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Randy Chapman

Oh yeah, there's no concern at all for health with large amounts of ammonia being stored in the southeast corner of a city with prevailing winds from the southeast for 9 months of the year. Does anyone remember the hydrofluoric acid spill a few decades ago? The effects could be much worse, considering the amounts of ammonia being considered.

Some facts:
https://www.cdc.gov/healthcommunication/toolstemplates/entertainmented/tips/AnhydrousAmmonia.html

Jim Forsythe

Randy
Many of the chemicals in the plants have a potential to harm to humans . Because of the training that the workers receive,bad things do not happen offend. If there is a problem, the response teams are very good at taking care of the problems.
,
As a person who has worked around both, HF acid has a lot more to be concerned about than Ammonia . HF acid, seeks calcium such as in your bones. Etches glass such as your car, glasses and such. Can hurt you, just from the scale in a demo pipe. You have to have your finger nails removed, if it get under them. To walk around the HF acid area, requires protection. To work around it, you have to have max. protection , total encapsulated suit
Ammonia must be respected, but, but not on the level that HF acid requires.
HFacid was the top of my list, of products I did not like working around. Ammonia did not make my top 10.

The HF acid  leak we had in TC was just vapor release. If it had been a liquid leak, many might have died
Oct. 30,1987
More than 1,000 residents were treated for eye and respiratory problems after a pipeline ruptured here, sending a cloud of gas into nearby residential neighborhoods.
. At news conferences here and in Washington, the Environmental Policy Institute compared the leak's potential peril to the accident at Bhopal, India, where more than 2,500 people were killed after a 1984 gas leak.
Fred Millar, a spokesman for the group, said that if the accident had released hydrofluoric acid in its more concentrated liquid form instead of as a gas, the accident could have killed thousands. The institute said the evacuation here was inadequate given the risks involved.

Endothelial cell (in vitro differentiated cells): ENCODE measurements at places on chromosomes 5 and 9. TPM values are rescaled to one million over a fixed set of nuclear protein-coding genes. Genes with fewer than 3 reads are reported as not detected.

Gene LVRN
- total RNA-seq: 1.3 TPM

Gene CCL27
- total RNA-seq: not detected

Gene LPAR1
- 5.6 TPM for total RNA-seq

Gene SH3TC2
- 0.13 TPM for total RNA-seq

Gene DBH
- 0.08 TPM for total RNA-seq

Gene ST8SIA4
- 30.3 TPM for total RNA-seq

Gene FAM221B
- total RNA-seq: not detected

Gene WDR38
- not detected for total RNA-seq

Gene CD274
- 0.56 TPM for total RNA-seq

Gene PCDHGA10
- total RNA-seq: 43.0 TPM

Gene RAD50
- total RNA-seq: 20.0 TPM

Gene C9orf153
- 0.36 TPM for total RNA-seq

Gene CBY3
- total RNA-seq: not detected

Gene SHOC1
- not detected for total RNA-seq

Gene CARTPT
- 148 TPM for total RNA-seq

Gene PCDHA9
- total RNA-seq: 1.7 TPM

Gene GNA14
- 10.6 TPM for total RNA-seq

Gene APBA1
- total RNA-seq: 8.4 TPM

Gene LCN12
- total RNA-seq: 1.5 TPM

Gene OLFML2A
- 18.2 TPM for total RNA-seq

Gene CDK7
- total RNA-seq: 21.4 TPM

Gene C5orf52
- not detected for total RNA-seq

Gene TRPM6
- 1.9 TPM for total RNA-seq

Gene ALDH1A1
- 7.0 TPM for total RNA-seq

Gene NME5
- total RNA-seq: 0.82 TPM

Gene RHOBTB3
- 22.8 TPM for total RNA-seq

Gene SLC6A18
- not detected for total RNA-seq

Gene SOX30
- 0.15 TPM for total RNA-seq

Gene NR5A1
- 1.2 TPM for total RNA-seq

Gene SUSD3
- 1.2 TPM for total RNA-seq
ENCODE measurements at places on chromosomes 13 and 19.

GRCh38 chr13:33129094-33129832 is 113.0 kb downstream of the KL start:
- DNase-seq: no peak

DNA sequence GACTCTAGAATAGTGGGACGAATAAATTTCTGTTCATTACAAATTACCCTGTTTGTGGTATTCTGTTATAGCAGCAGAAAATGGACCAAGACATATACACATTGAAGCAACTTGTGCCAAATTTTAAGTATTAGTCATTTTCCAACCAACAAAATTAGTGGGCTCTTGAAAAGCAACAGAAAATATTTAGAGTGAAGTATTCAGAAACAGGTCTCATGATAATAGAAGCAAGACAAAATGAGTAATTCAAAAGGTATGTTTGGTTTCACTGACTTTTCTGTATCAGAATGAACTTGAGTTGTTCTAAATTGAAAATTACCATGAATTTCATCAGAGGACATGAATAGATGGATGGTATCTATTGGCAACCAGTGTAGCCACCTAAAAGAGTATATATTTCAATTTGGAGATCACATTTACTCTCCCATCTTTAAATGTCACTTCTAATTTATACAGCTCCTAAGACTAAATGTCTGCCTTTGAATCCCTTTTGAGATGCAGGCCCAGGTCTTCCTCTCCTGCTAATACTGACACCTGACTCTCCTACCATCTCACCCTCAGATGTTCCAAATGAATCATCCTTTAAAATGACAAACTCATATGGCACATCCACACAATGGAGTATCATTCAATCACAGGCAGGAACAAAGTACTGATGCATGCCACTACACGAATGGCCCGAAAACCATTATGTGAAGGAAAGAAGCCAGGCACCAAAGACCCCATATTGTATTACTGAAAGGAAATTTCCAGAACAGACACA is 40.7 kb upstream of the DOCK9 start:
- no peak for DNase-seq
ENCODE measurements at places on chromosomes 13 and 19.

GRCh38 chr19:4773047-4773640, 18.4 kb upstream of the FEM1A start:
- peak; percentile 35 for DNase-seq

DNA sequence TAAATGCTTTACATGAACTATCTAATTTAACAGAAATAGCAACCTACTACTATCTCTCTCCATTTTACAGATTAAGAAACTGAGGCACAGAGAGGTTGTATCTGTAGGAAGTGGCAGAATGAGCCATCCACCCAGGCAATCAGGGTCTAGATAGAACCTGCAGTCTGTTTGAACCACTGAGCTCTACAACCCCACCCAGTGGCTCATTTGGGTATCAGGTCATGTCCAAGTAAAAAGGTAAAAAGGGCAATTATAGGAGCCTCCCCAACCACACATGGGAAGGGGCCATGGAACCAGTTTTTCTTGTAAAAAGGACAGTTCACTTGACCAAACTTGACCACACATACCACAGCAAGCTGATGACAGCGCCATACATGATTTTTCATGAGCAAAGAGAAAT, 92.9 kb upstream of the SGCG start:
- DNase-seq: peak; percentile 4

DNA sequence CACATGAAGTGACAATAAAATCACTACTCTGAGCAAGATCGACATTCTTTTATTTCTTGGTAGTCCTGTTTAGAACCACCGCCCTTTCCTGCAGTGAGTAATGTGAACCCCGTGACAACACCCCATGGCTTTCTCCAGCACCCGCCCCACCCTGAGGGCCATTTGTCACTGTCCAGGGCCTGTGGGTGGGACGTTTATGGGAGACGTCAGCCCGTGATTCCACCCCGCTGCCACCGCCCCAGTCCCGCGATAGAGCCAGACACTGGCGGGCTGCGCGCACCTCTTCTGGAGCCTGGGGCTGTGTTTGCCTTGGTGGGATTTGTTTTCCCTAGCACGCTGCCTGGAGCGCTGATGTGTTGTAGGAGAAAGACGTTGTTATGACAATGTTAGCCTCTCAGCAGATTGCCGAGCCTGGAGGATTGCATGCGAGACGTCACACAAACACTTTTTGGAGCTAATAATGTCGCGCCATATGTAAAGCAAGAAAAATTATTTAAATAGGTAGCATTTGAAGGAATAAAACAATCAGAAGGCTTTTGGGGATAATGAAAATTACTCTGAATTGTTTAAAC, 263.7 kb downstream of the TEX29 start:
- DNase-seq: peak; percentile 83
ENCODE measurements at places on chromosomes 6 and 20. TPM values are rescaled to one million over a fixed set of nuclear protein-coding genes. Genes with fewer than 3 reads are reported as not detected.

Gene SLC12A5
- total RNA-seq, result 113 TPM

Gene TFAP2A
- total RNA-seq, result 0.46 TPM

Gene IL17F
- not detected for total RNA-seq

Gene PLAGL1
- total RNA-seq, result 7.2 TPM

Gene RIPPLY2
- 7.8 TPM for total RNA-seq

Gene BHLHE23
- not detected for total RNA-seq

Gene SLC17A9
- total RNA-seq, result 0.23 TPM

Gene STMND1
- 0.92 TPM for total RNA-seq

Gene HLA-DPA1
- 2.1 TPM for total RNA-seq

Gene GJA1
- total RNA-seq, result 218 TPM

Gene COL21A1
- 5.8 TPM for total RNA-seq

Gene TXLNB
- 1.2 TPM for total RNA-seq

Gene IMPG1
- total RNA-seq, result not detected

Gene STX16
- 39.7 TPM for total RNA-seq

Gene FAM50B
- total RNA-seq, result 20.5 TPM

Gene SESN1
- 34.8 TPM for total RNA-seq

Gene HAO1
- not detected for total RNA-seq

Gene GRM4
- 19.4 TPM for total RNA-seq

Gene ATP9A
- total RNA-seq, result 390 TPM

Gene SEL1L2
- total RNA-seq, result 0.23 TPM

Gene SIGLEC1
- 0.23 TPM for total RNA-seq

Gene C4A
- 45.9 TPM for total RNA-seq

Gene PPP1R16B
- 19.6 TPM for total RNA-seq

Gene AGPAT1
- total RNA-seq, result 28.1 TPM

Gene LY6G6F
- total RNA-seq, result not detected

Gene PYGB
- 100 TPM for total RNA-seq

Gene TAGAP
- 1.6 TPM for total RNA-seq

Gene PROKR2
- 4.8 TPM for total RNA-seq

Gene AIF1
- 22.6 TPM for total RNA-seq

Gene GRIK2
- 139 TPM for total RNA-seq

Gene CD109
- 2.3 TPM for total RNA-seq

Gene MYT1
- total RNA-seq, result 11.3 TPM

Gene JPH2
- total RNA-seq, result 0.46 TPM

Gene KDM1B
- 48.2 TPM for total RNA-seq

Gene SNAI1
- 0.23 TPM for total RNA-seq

Randy Chapman

Jim, the pipe didn't rupture in 1987, it was sheared off, due to worker error. I remember also the trees downwind losing all their leaves, all galvanized steel losing it's coating and rusting immediately, and homes with clouded window glass. Luckily, the wind remained constant in direction and didn't allow the cloud to do more damage to residents and property.

Do you remember when just 7,500 gallons of ammonia was spilled in the tanker wreck in Houston...I believe at I-45 and 610? Not a large spill at all, but many were injured due to vapor inhalation and several killed.

Again, my point is the volume of a possible spill. And yes, I know other chemicals are more dangerous. The purity of the NH3 typically used in chemical processes is not the same as the cleaners you buy in the grocery store. It is magnitudes stronger. The fact remains that in a gaseous form, nearly pure NH3, can overcome your lungs quickly, disable you, and kill you. It's not a benign chemical. But hey, it's great news for TC!

Jim Forsythe

Any city that has industry that produces chemicals, has a potential for accidents. To me, the higher risk is the trucks and railcars that are carrying the chemical, that we interact with each day.

"Jim, the pipe didn't rupture in 1987, it was sheared off, due to worker error."  That the point, it was a small incident because ir was only a shear at the top, and not a failure of the tank at the bottom. If it had failed at the bottom ,it would have been very bad, and the death count may have been in the thousands.
"Do you remember when just 7,500 gallons of ammonia was spilled in the tanker wreck " Yes, this lead to changes on how to transport  products.  As bad as the  7 dead 200 hurt from NH3in  at 610 and Southwest Freeway , it  would have been several times the death total if the truck had been hauling HF acid. 
."The purity of the NH3 typically used in chemical processes is not the same as the cleaners you buy in the grocery store" is very true for almost all chemicals produced or used in a Chemical plants. For example, some of oxygen we use in the plants will kill, if not used the correct way.
"my point is the volume of a possible spill" Unless you have a failure of a tank, leaks would be small, because of being able to contain the leak. 

 May, 11, 1976
Randy, below is the link to  Material Safety Data Sheet for HYDROFLUORIC ACID . Please take time to read it. Look at Section 3 and 4
and you may get a idea what it can do to humans , if handled wrong.

http://wcam.engr.wisc.edu/Public/Safety/MSDS/Hydrofluoric%20acid,%2049%25.pdf   


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